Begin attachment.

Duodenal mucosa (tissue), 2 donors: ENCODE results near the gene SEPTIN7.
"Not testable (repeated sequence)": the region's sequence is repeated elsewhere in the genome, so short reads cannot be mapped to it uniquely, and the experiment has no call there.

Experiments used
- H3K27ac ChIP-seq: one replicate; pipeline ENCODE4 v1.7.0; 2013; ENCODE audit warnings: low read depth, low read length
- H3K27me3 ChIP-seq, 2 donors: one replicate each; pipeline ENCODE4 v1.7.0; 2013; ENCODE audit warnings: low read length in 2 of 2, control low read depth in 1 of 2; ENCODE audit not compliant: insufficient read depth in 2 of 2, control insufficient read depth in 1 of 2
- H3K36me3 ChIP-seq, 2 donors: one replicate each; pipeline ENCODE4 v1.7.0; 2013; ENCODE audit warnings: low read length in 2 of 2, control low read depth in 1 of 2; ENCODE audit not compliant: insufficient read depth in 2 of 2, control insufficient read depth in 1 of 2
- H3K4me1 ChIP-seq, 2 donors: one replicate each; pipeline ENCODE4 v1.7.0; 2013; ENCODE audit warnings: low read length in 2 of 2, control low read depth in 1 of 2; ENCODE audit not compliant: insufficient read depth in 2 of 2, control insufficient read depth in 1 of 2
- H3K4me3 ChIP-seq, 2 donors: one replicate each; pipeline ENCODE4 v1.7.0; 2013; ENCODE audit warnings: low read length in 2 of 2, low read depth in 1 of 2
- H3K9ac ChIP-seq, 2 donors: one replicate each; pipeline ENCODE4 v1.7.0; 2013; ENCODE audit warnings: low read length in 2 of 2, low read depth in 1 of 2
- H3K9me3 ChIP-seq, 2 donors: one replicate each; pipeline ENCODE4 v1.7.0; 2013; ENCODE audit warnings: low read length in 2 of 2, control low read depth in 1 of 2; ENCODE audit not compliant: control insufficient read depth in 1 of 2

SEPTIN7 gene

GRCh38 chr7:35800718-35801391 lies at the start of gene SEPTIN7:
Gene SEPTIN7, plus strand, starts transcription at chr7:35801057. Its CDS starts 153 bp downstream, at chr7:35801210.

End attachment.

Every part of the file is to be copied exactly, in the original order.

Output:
Duodenal mucosa (tissue), 2 donors: ENCODE results near the gene SEPTIN7.
"Not testable (repeated sequence)": the region's sequence is repeated elsewhere in the genome, so short reads cannot be mapped to it uniquely, and the experiment has no call there.

Experiments used
- H3K27ac ChIP-seq: one replicate; pipeline ENCODE4 v1.7.0; 2013; ENCODE audit warnings: low read depth, low read length
- H3K27me3 ChIP-seq, 2 donors: one replicate each; pipeline ENCODE4 v1.7.0; 2013; ENCODE audit warnings: low read length in 2 of 2, control low read depth in 1 of 2; ENCODE audit not compliant: insufficient read depth in 2 of 2, control insufficient read depth in 1 of 2
- H3K36me3 ChIP-seq, 2 donors: one replicate each; pipeline ENCODE4 v1.7.0; 2013; ENCODE audit warnings: low read length in 2 of 2, control low read depth in 1 of 2; ENCODE audit not compliant: insufficient read depth in 2 of 2, control insufficient read depth in 1 of 2
- H3K4me1 ChIP-seq, 2 donors: one replicate each; pipeline ENCODE4 v1.7.0; 2013; ENCODE audit warnings: low read length in 2 of 2, control low read depth in 1 of 2; ENCODE audit not compliant: insufficient read depth in 2 of 2, control insufficient read depth in 1 of 2
- H3K4me3 ChIP-seq, 2 donors: one replicate each; pipeline ENCODE4 v1.7.0; 2013; ENCODE audit warnings: low read length in 2 of 2, low read depth in 1 of 2
- H3K9ac ChIP-seq, 2 donors: one replicate each; pipeline ENCODE4 v1.7.0; 2013; ENCODE audit warnings: low read length in 2 of 2, low read depth in 1 of 2
- H3K9me3 ChIP-seq, 2 donors: one replicate each; pipeline ENCODE4 v1.7.0; 2013; ENCODE audit warnings: low read length in 2 of 2, control low read depth in 1 of 2; ENCODE audit not compliant: control insufficient read depth in 1 of 2

SEPTIN7 gene

GRCh38 chr7:35800718-35801391 lies at the start of gene SEPTIN7:
Gene SEPTIN7, plus strand, starts transcription at chr7:35801057. Its CDS starts 153 bp downstream, at chr7:35801210.